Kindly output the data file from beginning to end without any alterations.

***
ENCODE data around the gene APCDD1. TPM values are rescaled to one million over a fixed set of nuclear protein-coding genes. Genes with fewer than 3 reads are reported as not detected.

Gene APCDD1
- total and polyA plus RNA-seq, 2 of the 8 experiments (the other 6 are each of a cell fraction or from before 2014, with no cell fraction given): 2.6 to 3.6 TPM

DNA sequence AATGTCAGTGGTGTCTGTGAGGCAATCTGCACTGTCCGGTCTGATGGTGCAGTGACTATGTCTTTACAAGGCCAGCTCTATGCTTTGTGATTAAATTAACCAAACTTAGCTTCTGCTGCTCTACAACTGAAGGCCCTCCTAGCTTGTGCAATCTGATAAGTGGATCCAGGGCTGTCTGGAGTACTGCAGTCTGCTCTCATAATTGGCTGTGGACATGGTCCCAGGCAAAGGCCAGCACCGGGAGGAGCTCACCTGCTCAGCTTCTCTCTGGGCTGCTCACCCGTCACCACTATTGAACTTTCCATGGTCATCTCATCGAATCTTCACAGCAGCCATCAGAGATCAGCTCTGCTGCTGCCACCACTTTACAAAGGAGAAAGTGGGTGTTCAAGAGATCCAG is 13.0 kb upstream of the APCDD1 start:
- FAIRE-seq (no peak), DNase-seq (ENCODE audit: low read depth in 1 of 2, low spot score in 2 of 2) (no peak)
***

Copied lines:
ENCODE data around the gene APCDD1. TPM values are rescaled to one million over a fixed set of nuclear protein-coding genes. Genes with fewer than 3 reads are reported as not detected.

Gene APCDD1
- total and polyA plus RNA-seq, 2 of the 8 experiments (the other 6 are each of a cell fraction or from before 2014, with no cell fraction given): 2.6 to 3.6 TPM

DNA sequence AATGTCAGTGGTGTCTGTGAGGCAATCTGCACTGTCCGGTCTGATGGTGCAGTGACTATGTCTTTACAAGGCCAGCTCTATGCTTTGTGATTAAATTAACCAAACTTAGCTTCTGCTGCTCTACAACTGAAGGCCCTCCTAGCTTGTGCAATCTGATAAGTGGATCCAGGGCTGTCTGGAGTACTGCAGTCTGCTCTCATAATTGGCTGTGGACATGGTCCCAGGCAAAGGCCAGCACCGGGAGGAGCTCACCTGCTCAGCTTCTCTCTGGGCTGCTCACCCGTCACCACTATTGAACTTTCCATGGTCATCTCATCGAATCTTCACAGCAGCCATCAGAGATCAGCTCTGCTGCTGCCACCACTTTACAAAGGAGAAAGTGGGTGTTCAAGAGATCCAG is 13.0 kb upstream of the APCDD1 start:
- FAIRE-seq (no peak), DNase-seq (ENCODE audit: low read depth in 1 of 2, low spot score in 2 of 2) (no peak)